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Once-Secret Iraqi Documents Offer Lesson for Libya Once-Secret Iraqi Documents Offer Lesson for Libya

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Defense

ANALYSIS

Once-Secret Iraqi Documents Offer Lesson for Libya

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Libyan rebel fighters celebrate near an unexploded bomb that was dropped minutes before by a fighter jet at the entrance of the oil rich town of Ras Lanuf on March 6, 2011 as Libyan state television claimed that the town had been recaptured by loyalist forces of leader Muammar el-Qaddafi.(ROBERTO SCHMIDT/AFP/Getty Images)

As the Obama administration struggles to decide whether to intervene in Libya’s escalating political violence, a trove of once-secret documents from the bloodiest days of the Iraq War offer a cautionary tale about the dangers of forging alliances with rebels whose true beliefs—and intentions for their country—remain unknown.

The Iraq files, known as the “Sinjar documents,” suggest that U.S. policymakers should move slowly when it comes to deciding whether to ally the U.S. with rebels who hail from a pair of Libyan cities which have long been linked to Islamic militants—and which sent disproportionate numbers of young men to fight and die in Iraq.

 

An analysis of the documents by the U.S. Military Academy's Combating Terrorism Center found that Libya sent more fighters to Iraq on a per-capita basis than any other Muslim country, including Saudi Arabia. Perhaps more alarmingly for Western policymakers, most of the fighters came from eastern Libya, the center of the current uprising against Muammar el-Qaddafi. 

“Libyans were more fired up to travel to Iraq to kill Americans than anyone else in the Arabic-speaking world,” Andrew Exum, a counterinsurgency specialist and former Army Ranger noted in a blog posting on Thursday. “This might explain why those rebels from Libya's eastern provinces are not too excited about U.S. military intervention. It might also give some pause to those in the United States so eager to arm Libya's rebels.”

The eastern Libyan city of Darnah, for instance, sent more fighters to Iraq than any other single city or town, according to the West Point report. It noted that 52 militants came to Iraq from Darnah, a city of just 80,000 people (the second-largest source of fighters was Riyadh, Saudi Arabia, which has a population of more than 4 million).  Benghazi, the capital of Libya’s emerging provisional government, sent in 21 fighters, again a disproportionate number of the whole.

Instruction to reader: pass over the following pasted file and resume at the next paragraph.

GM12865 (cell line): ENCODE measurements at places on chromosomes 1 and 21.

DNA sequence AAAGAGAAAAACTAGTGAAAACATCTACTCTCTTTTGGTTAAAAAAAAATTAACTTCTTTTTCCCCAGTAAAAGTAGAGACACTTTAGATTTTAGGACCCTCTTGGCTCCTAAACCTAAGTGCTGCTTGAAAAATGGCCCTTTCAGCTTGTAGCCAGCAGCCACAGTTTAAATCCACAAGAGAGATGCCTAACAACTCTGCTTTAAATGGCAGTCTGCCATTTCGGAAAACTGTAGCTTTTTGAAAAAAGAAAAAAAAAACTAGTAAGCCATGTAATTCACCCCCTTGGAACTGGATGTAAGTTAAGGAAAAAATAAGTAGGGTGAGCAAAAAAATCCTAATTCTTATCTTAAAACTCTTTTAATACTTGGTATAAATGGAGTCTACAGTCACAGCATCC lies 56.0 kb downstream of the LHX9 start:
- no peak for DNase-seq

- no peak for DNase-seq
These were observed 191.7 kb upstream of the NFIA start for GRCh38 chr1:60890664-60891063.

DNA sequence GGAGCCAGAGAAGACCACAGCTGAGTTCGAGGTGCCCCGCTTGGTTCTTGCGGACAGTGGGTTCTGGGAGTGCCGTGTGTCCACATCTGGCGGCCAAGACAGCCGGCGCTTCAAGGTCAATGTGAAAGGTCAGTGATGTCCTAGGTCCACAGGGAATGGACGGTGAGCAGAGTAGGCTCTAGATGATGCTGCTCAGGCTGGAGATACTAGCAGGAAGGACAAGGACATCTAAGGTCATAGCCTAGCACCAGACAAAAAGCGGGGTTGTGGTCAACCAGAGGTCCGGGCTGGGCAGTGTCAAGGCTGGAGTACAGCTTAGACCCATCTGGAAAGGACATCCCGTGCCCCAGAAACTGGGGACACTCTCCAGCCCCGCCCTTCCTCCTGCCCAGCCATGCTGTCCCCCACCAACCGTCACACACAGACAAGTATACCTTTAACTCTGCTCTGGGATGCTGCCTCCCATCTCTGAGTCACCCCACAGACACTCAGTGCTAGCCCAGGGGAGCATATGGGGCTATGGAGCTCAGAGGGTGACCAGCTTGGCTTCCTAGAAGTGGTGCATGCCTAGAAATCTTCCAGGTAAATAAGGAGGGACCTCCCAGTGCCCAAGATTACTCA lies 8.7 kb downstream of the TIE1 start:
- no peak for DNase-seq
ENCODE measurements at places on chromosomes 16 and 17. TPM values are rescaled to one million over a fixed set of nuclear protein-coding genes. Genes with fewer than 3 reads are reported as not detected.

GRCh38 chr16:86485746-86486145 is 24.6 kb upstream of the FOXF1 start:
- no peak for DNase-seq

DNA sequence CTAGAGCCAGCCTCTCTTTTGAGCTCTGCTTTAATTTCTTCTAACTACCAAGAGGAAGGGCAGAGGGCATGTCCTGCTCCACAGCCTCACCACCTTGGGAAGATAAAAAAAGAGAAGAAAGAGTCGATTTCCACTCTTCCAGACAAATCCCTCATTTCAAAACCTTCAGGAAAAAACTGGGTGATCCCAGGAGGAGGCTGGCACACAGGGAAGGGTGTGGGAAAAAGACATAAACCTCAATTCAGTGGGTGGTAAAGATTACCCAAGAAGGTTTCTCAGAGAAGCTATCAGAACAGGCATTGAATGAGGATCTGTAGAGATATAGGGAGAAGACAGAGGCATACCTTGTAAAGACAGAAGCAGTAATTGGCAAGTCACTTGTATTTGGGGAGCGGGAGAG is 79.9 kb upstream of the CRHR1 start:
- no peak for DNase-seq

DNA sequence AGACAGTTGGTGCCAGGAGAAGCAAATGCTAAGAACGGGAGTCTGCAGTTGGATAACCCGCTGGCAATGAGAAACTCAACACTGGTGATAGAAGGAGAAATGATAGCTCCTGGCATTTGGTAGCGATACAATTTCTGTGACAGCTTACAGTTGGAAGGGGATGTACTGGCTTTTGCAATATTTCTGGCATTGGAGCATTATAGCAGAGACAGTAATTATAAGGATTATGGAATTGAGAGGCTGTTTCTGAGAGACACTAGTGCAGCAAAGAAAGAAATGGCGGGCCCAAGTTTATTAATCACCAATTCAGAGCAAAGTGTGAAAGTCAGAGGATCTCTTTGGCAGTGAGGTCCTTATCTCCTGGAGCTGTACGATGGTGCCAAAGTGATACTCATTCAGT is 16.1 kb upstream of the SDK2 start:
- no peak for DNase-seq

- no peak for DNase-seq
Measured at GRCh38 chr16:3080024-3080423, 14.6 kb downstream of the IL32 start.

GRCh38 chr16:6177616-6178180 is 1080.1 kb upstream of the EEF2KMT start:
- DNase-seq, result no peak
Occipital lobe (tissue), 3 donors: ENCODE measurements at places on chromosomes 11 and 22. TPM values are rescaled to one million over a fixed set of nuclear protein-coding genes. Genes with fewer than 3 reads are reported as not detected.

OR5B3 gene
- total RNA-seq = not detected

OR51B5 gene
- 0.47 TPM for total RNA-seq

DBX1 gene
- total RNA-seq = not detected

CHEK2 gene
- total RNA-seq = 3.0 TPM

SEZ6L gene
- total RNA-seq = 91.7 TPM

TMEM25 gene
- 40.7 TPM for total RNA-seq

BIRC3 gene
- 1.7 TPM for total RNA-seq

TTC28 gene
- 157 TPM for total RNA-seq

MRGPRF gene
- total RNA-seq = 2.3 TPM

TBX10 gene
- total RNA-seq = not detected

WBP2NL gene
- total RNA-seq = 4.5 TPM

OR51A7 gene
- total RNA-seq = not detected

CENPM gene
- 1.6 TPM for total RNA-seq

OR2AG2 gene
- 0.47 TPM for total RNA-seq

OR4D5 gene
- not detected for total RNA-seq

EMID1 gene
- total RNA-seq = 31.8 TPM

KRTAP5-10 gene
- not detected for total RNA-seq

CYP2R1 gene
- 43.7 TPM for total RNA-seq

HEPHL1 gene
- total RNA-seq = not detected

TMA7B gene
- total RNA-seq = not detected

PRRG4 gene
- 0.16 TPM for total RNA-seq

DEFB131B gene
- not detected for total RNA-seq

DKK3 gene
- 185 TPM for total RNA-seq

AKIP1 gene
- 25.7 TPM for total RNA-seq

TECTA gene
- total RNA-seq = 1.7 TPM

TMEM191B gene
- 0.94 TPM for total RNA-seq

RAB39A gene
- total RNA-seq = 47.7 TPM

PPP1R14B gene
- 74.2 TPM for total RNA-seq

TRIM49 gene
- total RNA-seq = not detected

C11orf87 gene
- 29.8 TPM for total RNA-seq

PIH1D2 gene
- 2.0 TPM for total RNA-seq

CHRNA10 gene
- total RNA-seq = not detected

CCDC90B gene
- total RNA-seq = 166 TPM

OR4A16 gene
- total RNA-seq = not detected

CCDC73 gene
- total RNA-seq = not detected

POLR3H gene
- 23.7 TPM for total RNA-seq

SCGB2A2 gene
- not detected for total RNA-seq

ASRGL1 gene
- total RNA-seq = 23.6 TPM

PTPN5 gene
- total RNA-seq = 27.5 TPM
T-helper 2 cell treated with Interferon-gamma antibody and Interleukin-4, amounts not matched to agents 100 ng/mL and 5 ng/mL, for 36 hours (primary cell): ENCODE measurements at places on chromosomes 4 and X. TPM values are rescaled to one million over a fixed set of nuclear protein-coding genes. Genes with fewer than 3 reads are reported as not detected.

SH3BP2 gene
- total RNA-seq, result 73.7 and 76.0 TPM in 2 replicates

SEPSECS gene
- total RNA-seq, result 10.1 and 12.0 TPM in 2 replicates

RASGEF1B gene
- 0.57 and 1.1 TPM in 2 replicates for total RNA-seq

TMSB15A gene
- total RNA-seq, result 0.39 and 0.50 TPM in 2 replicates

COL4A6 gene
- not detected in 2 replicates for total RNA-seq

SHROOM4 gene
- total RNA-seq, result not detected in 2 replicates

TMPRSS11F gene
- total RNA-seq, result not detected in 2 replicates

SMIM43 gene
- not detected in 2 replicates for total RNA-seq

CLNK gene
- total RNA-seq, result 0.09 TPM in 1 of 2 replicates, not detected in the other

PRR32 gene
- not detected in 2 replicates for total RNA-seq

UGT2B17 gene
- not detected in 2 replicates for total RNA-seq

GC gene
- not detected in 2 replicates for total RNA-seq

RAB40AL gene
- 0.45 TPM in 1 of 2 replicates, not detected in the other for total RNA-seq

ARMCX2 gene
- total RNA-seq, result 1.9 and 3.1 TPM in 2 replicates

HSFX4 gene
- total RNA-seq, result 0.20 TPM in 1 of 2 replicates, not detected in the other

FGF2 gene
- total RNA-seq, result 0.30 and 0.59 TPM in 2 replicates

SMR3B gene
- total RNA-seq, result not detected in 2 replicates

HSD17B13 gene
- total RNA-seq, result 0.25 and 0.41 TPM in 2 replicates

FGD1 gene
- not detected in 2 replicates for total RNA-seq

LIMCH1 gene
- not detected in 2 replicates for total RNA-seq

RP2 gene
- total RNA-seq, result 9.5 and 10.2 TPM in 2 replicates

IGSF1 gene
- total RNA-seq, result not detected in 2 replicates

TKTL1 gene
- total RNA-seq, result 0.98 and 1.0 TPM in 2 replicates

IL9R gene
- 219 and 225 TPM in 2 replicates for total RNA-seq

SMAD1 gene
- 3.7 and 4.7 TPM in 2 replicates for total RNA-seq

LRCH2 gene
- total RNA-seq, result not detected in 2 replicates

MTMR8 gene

“Both Darnah and Benghazi have long been associated with Islamic militancy in Libya,” the report said.

Today, the cities are known for being the center of the escalating showdown between forces loyal to Qaddafi and the rag-tag rebels working to violently unseat him.

The rebels achieved some significant diplomatic gains this week and may be poised for even greater success in the days to come. On Thursday, French President Nicolas Sarkozy welcomed a pair of envoys from the Libyan National Council, the rebel leadership, and said France would soon become the first country in the world to recognize them as the legitimate government of Libya. Britain has signaled that it may also recognize the rebels as Libya’s new rulers, a move that would put enormous pressure on the Obama administration to follow suit.

The rebels have stepped up their efforts to win international recognition, in large part because that would make it easier for them to gain access to the tens of billions of dollars that Qaddafi is believed to have squirreled away in overseas accounts during his decades-long rule. The diplomatic progress comes as forces loyal to Qaddafi continue to batter rebel-held towns and positions, with some international observers suggesting that the insurgents are slowly losing ground.

 

The escalating violence in Libya is prompting lawmakers from both parties to urge the Obama administration to implement a no-fly zone, institute a strict arms embargo on Qaddafi’s forces, or provide weaponry and other assistance to the rebels. White House officials say all options are on the table, including such forms of military intervention, but have made clear they don’t want to move forward without express authorization from the United Nations Security Council.

The once-secret Iraqi “Sinjar documents” provide an additional reason for the Obama administration to take a cautious approach in its dealings with the rebels from both Darnah and Benghazi. It noted that Islamist organizations in both cities led an earlier uprising against Qaddafi in the mid-1990s that was brutally put down by the Libyan dictator.

“Qadhafi used helicopter gunships in Benghazi, cut telephone, electricity, and water supplies to Darnah and famously claimed that the militants ‘deserve to die without trial, like dogs,’ ” the report noted.

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Reports from the ground in Libya suggest that Islamic groups in eastern Libya are working closely with secular rebels in the fight against Qaddafi and have made no effort to take control of the situation or impose strict Islamic law in the areas they control. Still, the Obama administration is right to say that the United States knows relatively little about who’s calling the shots within the rebel leadership now—and who may do so in the future if the groups gain control of the rest of the country. With so much uncertainty, a cautious approach may well turn to be the correct one.

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